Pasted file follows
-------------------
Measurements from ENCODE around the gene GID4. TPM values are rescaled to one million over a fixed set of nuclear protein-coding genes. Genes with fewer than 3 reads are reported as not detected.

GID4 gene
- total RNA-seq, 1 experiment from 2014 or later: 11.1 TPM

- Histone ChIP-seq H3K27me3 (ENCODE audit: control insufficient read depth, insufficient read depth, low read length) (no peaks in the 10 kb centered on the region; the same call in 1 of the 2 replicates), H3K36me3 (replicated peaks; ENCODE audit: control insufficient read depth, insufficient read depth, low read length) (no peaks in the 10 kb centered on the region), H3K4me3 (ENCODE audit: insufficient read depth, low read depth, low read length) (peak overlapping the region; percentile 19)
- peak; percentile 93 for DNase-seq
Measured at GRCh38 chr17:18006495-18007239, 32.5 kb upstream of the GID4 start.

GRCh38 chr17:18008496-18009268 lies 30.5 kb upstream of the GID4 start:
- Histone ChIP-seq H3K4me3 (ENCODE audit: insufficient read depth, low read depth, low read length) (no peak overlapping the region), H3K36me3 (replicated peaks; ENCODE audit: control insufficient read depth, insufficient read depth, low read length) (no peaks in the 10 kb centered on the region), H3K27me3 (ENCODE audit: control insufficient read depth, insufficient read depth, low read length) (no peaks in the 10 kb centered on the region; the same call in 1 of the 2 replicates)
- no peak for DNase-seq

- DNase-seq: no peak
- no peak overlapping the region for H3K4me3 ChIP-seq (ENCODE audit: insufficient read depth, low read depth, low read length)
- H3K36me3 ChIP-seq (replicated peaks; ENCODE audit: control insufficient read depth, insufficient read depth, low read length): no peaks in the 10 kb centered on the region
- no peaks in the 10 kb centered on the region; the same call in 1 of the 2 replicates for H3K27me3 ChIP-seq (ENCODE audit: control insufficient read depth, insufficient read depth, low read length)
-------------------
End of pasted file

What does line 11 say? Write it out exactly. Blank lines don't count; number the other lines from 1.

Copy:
- no peak overlapping the region for H3K4me3 ChIP-seq (ENCODE audit: insufficient read depth, low read depth, low read length)